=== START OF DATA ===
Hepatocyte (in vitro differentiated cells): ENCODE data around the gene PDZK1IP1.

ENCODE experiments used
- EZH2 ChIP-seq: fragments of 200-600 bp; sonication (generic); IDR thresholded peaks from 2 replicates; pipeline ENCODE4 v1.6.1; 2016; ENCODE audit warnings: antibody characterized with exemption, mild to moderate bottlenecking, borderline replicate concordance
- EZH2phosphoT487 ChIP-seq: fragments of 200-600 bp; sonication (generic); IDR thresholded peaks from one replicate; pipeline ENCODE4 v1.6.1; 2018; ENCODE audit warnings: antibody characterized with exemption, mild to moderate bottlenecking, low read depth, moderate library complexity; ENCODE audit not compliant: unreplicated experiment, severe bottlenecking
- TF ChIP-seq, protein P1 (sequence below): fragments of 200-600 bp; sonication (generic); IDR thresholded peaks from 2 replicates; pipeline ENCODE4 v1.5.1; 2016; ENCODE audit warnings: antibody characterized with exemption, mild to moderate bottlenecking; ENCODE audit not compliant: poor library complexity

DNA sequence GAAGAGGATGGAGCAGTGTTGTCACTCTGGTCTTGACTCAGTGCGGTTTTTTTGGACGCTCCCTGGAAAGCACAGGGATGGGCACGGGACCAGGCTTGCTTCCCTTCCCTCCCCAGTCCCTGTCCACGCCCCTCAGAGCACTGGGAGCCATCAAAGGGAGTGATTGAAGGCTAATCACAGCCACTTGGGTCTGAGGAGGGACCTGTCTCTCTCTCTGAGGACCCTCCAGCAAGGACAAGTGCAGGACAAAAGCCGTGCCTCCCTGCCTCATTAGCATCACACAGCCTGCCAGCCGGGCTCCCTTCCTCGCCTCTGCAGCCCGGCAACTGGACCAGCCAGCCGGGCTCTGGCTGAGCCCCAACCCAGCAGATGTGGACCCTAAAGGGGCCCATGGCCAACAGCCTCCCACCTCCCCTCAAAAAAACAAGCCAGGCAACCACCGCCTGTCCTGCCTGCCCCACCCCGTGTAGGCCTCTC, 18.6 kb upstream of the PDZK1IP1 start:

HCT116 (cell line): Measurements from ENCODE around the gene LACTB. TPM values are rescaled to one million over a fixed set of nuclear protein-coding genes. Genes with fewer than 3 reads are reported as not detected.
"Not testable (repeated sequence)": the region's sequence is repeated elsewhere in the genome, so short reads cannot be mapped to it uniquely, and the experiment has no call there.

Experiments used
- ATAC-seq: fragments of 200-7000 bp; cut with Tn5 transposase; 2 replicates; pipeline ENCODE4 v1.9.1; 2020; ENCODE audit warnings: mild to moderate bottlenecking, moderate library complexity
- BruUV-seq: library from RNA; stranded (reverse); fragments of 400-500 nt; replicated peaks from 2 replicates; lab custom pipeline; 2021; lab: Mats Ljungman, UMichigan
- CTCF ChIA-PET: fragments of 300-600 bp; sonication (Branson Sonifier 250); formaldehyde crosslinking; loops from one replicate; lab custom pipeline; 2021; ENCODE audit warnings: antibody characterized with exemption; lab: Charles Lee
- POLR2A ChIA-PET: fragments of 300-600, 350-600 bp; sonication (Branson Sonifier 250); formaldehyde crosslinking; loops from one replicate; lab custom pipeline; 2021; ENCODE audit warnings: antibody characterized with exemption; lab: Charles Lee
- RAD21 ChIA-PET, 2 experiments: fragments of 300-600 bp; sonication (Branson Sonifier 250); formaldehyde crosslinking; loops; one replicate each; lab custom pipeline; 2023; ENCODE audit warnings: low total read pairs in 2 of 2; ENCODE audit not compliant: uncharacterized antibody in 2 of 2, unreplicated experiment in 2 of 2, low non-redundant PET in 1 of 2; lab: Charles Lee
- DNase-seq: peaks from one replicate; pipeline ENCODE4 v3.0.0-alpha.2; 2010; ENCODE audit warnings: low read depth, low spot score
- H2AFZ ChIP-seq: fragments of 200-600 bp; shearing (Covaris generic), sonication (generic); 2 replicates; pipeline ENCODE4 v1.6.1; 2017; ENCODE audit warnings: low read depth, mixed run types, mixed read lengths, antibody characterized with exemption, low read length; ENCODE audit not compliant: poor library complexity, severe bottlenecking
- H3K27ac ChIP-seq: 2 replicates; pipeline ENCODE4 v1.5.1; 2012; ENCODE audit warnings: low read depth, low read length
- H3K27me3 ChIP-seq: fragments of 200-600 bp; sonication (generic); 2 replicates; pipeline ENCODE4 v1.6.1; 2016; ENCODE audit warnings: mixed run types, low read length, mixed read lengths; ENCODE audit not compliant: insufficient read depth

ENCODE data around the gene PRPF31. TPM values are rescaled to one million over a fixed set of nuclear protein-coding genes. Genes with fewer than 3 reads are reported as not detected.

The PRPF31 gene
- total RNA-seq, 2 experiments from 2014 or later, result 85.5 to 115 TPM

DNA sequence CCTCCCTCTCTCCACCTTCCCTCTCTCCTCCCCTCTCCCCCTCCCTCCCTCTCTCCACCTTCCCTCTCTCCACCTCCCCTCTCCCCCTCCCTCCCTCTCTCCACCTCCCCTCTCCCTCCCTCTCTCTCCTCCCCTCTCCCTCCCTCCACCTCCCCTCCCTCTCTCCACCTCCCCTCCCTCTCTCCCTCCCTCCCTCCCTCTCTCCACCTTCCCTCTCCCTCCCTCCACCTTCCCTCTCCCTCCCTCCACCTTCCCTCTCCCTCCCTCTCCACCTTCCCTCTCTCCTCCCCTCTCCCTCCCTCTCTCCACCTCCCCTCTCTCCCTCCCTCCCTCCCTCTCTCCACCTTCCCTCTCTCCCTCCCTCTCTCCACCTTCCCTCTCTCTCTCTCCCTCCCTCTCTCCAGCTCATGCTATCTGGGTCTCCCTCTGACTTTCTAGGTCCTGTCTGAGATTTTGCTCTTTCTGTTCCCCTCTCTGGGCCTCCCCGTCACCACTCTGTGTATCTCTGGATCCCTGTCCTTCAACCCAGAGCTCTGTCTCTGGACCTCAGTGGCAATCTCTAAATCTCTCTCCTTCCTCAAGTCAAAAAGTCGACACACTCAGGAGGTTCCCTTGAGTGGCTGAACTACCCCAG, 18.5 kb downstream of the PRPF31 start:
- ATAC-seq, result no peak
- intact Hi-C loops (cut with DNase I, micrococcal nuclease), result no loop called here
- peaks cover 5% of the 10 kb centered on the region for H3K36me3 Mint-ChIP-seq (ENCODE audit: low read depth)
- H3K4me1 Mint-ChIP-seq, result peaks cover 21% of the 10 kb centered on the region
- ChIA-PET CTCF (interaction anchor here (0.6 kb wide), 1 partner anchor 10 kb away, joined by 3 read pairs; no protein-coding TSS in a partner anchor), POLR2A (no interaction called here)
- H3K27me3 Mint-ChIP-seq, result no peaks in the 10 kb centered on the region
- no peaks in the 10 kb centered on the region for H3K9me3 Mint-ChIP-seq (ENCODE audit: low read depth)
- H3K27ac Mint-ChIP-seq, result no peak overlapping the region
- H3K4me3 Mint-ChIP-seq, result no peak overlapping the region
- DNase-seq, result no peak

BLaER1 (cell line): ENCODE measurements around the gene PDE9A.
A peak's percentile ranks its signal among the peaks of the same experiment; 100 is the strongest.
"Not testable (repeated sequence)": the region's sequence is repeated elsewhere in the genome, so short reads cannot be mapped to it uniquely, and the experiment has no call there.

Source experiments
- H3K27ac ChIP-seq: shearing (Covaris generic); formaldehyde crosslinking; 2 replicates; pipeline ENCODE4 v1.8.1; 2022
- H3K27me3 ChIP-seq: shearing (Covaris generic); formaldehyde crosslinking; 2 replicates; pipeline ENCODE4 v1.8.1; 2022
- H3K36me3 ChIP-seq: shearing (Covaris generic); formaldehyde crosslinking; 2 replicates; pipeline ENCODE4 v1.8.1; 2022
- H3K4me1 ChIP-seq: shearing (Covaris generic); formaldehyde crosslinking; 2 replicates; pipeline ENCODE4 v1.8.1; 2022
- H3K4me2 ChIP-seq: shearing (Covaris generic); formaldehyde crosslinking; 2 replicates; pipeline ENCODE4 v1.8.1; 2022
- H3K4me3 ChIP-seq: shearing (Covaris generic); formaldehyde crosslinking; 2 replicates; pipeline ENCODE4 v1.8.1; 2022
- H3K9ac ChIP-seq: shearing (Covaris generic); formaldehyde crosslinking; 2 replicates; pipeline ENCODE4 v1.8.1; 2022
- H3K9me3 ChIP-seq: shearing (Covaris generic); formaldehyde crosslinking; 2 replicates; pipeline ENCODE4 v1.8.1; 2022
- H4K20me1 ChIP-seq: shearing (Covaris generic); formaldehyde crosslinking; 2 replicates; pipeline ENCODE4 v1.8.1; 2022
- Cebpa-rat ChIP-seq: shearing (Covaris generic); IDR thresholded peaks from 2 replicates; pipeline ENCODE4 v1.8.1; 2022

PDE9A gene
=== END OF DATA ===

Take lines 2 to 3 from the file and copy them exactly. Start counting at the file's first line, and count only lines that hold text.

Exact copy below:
ENCODE experiments used
- EZH2 ChIP-seq: fragments of 200-600 bp; sonication (generic); IDR thresholded peaks from 2 replicates; pipeline ENCODE4 v1.6.1; 2016; ENCODE audit warnings: antibody characterized with exemption, mild to moderate bottlenecking, borderline replicate concordance